There are two main types of art collectors: those who collect with their ears and those who collect with their eyes. Those who collect with their ears chase after artists whose names they know and are frequently oblivious to quality, usually ending up with a range of mediocre works by a number of famous artists. We have all visited collections of poor paintings by Nolan, Whiteley and Boyd.
Arthur Roe is an art collector who collects with his eyes and is frequently drawn to work by artists whom he has never heard of. But, once convinced of their merits, he pursues them with a passionate zeal. Over about two decades, he has assembled a vast collection of about 850 items of contemporary Australian art, much of it of exceptional quality, with about two-thirds of it by Indigenous artists.
Born in Dublin in 1955, Roe came out with his family as a small child and settled in Melbourne. Collecting was in his genes and as a child he collected football cards, but it was only in the mid-1990s, after visiting Port Jackson Press in Collingwood, that he became interested in collecting art. By about 2000, through an encounter with a painting by Charles Reddington in an exhibition, his eyes were opened to abstraction. At about the same time he discovered Indigenous art, and his collection started to take shape.
Roe’s process of discovering artists is a mixture of luck, informed looking and serendipity. In 1997, in the first issue of Art Collector, he came across an advertisement from the King Street Gallery with an image of one of the paintings by Elisabeth Cummings, which struck him as containing “the essence of everything I love in art”. He promptly phoned to see if he could buy the work, which by then had found another home, but he became hooked on Cummings’ work and she is one of the artists whom he has collected in depth.
Having discovered the Wedderburn group of artists, Roe was drawn to John Peart, whom he has also collected in depth. Jenny Sages, Aida Tomescu, Ildiko Kovacs, Tony Tuckson, Bruno Leti, Marie Hagerty, Robert Klippel, Geoffrey Ricardo, Lisa Roet and Anthony Pryor are a few of the many other artists who feature in his collection. While it would be naïve to describe them as abstract artists, they are all artists who work with abstracted realities rather than with a literal transcription; although his dining room at the moment is dominated by a huge Philip Wolfhagen triptych of a moody landscape.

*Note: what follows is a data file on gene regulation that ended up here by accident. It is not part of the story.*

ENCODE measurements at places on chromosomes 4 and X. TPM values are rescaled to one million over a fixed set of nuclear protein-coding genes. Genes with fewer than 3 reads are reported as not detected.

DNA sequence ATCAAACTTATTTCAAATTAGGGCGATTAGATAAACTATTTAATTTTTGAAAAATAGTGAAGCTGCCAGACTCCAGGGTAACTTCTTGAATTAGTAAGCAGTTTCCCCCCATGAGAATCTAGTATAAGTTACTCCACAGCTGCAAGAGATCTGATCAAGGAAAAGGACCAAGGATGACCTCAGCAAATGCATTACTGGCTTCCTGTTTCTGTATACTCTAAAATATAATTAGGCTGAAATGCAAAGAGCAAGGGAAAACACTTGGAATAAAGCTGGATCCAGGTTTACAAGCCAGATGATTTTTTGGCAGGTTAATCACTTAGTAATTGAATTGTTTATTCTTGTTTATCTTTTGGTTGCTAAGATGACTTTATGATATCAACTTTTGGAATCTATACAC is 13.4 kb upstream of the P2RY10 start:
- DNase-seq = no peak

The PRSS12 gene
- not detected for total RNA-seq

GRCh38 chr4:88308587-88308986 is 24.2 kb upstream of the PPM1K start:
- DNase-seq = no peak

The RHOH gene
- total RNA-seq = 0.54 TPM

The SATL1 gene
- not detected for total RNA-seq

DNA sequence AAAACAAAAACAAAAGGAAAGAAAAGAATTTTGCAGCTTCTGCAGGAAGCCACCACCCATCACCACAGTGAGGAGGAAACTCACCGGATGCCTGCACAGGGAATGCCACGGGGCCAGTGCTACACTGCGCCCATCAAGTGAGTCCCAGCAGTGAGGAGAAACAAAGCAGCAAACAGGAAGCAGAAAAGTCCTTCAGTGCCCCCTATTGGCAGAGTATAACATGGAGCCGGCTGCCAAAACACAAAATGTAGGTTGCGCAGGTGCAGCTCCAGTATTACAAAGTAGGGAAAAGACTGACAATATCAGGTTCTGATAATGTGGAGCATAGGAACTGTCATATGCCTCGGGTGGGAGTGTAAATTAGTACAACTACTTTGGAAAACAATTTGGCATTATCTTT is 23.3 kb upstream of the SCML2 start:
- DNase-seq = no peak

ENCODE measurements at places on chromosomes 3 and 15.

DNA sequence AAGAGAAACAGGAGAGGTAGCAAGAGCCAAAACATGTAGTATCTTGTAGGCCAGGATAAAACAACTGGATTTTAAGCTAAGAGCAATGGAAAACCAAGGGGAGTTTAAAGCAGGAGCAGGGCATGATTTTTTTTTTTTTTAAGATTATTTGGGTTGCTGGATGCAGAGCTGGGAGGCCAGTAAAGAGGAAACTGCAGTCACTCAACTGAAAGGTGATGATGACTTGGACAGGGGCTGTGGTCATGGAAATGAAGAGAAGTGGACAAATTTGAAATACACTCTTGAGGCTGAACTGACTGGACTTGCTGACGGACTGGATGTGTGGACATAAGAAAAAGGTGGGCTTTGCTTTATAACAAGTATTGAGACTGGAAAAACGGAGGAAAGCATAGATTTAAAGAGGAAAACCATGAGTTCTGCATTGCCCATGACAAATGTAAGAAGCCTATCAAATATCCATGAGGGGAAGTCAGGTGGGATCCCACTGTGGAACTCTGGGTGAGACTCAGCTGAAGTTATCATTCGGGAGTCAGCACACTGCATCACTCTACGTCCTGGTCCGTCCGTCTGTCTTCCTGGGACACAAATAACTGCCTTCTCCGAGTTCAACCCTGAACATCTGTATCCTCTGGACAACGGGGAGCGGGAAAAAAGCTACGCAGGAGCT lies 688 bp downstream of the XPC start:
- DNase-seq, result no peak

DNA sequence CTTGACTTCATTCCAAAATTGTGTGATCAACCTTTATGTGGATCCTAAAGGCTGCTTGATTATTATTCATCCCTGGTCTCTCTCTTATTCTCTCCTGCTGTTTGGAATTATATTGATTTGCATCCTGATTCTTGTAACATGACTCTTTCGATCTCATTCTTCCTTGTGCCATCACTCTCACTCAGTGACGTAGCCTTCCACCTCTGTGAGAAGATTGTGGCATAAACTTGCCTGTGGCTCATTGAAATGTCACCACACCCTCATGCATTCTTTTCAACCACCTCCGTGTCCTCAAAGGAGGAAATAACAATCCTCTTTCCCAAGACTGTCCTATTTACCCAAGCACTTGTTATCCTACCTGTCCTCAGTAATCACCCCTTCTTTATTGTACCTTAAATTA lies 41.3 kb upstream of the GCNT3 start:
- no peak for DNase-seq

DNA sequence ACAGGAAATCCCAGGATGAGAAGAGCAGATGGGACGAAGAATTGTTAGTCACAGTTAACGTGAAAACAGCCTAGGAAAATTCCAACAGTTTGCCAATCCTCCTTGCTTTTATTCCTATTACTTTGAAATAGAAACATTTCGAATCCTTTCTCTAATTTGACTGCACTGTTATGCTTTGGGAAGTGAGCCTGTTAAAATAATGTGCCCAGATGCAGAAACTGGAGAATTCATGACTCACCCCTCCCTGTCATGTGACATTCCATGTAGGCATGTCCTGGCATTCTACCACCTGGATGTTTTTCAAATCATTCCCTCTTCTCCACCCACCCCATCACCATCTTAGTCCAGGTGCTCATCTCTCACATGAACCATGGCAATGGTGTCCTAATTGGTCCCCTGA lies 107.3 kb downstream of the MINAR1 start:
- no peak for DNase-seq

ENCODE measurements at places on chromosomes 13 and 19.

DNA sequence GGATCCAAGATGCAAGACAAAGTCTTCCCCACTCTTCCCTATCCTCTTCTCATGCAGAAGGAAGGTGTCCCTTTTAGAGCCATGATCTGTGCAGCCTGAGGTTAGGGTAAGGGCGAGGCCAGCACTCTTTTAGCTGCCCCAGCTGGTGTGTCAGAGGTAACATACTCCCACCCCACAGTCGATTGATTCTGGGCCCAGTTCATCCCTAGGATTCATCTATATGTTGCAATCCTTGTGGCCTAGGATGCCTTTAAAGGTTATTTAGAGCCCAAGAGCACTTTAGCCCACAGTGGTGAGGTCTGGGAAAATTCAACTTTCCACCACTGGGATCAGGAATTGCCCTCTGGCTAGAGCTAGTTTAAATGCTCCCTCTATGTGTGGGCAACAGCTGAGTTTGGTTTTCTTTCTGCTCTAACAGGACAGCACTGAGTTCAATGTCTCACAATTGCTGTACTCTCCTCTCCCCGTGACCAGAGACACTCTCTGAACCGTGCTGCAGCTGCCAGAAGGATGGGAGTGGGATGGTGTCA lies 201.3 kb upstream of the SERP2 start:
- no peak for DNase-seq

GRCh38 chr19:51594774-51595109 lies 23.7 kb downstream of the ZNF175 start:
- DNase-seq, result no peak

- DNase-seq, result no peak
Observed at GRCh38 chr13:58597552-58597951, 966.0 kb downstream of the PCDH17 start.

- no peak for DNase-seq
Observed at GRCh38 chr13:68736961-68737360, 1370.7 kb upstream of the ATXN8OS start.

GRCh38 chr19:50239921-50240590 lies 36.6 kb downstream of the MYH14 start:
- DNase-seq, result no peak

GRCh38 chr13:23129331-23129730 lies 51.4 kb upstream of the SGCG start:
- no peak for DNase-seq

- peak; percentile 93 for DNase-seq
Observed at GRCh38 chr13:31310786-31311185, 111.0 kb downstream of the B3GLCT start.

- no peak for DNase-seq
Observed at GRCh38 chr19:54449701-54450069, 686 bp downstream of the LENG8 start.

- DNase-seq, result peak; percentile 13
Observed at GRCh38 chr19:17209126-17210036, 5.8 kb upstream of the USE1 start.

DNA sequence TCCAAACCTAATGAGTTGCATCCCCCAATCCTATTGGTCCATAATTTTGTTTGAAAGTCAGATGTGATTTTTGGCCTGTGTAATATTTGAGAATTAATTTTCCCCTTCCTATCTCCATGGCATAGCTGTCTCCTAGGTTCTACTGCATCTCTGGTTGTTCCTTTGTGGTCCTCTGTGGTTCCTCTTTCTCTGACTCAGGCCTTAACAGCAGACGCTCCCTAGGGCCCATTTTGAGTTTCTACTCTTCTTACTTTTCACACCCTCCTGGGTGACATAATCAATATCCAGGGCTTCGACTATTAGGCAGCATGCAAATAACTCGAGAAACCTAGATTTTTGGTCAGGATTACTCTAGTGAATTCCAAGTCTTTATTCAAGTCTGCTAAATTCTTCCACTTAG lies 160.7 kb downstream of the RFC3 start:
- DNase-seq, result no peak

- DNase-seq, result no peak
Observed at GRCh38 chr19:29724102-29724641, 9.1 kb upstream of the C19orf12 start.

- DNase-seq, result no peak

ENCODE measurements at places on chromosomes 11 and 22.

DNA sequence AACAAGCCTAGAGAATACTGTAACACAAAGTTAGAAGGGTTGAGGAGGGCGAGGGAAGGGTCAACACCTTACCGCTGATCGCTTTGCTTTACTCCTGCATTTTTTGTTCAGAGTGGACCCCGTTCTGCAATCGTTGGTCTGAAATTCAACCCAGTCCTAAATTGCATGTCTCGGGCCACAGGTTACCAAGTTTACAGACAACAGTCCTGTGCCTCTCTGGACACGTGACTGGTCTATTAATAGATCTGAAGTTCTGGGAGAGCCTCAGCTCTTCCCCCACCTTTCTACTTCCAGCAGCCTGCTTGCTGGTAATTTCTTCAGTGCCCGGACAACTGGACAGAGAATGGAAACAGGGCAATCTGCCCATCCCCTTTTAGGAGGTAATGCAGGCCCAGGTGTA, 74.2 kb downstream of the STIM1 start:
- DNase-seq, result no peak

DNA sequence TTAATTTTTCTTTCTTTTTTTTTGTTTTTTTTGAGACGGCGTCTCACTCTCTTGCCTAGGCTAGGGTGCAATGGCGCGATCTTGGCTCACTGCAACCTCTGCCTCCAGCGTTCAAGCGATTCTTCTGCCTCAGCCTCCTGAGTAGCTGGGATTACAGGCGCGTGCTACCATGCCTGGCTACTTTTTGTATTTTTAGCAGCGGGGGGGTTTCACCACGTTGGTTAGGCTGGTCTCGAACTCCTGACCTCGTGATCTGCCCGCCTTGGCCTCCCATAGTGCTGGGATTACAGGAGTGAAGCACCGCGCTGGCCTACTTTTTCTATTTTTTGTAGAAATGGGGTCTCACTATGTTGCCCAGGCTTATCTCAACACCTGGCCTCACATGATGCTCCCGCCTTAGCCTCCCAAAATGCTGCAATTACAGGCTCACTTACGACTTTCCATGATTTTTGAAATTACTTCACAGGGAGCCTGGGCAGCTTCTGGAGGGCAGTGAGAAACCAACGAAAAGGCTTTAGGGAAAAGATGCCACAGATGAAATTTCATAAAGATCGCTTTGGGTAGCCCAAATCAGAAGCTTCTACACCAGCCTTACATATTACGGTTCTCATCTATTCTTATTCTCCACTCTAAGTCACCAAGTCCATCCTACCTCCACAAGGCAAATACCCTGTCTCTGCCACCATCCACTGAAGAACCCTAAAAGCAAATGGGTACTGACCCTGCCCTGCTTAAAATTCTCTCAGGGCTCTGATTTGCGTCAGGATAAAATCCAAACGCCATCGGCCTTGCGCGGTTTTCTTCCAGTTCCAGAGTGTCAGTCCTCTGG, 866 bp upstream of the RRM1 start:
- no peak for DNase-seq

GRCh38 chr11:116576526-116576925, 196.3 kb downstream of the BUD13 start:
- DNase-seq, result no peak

The core of the art collection comprises Indigenous work with a dazzling display of Papunya Tula artists, including one of the exceptionally rare 1971 board paintings. Yirrkala barks and art from the Tiwi Islands and the Torres Strait Islands are prominent in the collection. In many instances, Roe is prepared to trade up to acquire an outstanding piece, occasionally parting with some of the lesser pieces, but thus consolidating his collection. Many of his major pieces are of huge dimensions and are presently stored in a separate warehouse.
Roe’s day job is managing director of a firm of chartered accountants, Arthur Roe & Associates Pty Ltd, which affords a reasonable, but not spectacular, income stream. Many of the works in his collection have been acquired from the major art galleries in instalments. He was one of the few major collectors who continued buying art on the primary art market during the GFC, even though at the time he could only afford smaller instalments. Each work in his collection has a story behind it and he defends it with a passion: “this is the finest Trevor Nicholls you will ever see”, a refrain that Roe extends to scores of artists in the collection. What is unusual, in many instances, is that I think that he is correct. And so do many other art curators, with works from his collection featured in many touring institutional exhibitions.
Arthur and his partner Suzie have a vision for the collection: to set up a house museum in Portsea on Melbourne’s Mornington Peninsula with several curated exhibitions annually accompanied by published catalogues highlighting unexpected synergies and connections between items in the collection. When I questioned him concerning the timeline, he replied confidently, “it will occur within five years”.
This article was originally published in Art Collector issue 84, APR-JUN 2018.